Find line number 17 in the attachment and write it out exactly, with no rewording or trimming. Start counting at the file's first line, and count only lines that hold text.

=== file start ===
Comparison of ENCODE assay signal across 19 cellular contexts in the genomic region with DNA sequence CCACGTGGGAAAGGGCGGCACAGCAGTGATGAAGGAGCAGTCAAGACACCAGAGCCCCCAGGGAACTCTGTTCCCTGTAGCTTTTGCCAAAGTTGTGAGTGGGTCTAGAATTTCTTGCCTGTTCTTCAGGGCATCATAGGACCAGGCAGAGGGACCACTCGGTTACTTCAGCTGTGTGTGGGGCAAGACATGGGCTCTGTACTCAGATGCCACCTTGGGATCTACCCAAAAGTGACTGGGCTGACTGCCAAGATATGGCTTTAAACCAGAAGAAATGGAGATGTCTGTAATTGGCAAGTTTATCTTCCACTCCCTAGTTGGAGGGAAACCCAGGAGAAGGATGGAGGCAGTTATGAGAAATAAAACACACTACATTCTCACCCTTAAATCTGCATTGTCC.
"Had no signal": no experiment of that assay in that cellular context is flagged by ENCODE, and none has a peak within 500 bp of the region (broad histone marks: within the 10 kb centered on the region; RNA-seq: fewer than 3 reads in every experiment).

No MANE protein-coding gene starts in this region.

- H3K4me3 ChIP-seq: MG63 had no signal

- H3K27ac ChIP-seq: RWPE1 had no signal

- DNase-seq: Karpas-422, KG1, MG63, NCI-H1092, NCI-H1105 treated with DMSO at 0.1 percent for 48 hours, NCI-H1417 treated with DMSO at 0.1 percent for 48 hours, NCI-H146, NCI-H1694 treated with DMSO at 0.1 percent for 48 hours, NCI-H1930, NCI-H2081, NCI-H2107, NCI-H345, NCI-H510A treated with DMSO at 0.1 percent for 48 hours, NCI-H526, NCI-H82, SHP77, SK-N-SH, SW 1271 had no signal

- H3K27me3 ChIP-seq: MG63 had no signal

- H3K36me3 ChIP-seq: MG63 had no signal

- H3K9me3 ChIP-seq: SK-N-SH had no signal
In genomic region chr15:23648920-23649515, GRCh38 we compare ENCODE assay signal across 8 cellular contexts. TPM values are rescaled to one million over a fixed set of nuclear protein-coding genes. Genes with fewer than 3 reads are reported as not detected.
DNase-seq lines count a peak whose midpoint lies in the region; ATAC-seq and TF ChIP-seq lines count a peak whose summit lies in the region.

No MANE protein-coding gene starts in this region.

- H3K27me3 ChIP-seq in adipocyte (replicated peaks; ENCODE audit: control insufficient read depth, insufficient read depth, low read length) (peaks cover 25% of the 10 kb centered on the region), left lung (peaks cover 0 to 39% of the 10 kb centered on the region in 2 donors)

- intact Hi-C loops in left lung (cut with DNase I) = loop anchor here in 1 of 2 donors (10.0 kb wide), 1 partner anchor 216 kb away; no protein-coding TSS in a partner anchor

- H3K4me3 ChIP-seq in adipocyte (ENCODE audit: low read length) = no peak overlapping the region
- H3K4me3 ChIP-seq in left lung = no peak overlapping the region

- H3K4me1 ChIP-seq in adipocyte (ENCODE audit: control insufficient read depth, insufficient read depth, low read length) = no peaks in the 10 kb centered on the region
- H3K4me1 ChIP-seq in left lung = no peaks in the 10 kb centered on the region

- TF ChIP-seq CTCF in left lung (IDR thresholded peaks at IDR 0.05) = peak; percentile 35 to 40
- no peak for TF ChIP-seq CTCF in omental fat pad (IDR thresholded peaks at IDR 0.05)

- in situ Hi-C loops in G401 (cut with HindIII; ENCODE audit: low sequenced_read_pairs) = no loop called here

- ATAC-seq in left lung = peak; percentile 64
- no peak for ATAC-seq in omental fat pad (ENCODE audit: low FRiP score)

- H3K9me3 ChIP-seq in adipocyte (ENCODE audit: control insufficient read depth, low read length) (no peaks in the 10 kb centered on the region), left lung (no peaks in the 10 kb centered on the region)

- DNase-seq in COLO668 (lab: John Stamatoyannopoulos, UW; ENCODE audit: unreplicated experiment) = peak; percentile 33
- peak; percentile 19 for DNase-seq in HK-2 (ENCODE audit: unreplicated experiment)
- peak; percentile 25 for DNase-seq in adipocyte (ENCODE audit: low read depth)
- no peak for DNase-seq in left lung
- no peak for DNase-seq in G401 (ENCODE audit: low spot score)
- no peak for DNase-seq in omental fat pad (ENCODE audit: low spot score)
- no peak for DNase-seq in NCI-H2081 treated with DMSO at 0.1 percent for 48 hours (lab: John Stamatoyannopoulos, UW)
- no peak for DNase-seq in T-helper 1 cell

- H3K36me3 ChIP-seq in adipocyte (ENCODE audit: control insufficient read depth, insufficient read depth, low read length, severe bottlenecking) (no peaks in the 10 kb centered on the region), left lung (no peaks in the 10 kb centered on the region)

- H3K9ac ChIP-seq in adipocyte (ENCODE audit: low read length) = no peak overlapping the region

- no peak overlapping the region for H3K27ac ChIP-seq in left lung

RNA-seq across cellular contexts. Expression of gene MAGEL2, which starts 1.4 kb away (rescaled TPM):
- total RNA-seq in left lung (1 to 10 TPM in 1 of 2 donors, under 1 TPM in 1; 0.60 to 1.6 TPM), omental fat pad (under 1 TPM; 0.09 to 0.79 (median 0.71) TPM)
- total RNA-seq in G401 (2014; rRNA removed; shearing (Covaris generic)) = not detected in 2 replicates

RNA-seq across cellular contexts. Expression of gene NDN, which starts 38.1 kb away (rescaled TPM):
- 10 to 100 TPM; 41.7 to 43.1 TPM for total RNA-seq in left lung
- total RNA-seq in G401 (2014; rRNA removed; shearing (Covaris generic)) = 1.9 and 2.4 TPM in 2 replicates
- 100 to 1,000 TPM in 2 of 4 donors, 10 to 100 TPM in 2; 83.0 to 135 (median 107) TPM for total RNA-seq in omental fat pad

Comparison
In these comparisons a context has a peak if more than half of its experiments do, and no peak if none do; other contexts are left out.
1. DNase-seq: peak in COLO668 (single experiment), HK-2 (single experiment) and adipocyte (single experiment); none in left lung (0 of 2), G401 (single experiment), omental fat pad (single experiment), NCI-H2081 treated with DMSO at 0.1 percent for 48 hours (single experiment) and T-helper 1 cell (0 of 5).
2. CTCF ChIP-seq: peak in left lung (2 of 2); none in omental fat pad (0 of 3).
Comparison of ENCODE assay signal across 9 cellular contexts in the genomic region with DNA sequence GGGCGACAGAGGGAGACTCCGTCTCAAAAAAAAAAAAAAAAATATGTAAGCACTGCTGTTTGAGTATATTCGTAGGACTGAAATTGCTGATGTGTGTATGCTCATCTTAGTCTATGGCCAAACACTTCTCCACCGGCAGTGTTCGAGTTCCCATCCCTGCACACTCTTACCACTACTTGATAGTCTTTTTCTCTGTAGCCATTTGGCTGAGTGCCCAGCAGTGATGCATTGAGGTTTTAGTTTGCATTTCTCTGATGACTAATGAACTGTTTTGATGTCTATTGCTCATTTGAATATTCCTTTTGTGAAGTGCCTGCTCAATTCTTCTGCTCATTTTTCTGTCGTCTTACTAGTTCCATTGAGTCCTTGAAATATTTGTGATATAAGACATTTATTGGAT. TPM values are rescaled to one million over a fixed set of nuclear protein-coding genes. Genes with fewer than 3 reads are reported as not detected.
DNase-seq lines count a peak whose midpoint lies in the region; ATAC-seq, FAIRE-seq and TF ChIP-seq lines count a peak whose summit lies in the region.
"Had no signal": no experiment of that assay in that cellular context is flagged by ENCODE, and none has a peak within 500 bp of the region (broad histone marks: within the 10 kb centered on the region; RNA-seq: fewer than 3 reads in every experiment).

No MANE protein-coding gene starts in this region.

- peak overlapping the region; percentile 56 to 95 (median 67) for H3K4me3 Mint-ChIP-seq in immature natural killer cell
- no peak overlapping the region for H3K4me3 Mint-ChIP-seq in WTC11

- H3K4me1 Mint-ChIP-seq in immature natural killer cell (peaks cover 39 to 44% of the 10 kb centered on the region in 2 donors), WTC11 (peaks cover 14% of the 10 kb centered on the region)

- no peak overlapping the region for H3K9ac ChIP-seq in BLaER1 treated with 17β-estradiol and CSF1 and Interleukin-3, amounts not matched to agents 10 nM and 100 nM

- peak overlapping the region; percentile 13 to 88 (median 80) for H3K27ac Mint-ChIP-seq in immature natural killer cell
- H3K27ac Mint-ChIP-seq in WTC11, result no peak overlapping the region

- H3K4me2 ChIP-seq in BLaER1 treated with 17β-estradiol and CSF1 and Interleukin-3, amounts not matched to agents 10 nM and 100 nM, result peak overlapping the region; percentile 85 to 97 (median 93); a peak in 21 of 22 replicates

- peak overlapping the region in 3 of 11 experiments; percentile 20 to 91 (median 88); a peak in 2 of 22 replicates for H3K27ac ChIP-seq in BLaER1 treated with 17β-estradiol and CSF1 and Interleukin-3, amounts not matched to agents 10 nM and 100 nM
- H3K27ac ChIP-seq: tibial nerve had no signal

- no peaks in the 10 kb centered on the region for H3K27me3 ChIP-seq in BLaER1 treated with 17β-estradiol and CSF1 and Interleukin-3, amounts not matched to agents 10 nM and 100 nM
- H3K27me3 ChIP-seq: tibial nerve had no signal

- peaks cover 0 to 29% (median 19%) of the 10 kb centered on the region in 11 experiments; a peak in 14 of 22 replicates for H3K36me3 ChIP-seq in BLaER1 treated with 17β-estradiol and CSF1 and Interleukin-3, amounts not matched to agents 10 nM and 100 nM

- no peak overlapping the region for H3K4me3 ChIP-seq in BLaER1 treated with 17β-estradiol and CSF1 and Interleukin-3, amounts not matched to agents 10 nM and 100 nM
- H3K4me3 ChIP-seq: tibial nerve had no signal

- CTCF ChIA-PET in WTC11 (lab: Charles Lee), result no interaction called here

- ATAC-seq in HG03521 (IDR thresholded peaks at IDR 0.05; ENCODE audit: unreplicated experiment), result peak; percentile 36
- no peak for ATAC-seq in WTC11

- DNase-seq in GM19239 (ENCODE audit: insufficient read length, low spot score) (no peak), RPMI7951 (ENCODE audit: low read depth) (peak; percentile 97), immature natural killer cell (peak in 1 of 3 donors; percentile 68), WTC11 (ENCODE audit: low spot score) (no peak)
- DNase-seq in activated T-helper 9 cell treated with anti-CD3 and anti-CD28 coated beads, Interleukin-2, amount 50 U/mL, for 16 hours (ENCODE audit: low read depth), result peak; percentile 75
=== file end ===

- H3K4me1 ChIP-seq in adipocyte (ENCODE audit: control insufficient read depth, insufficient read depth, low read length) = no peaks in the 10 kb centered on the region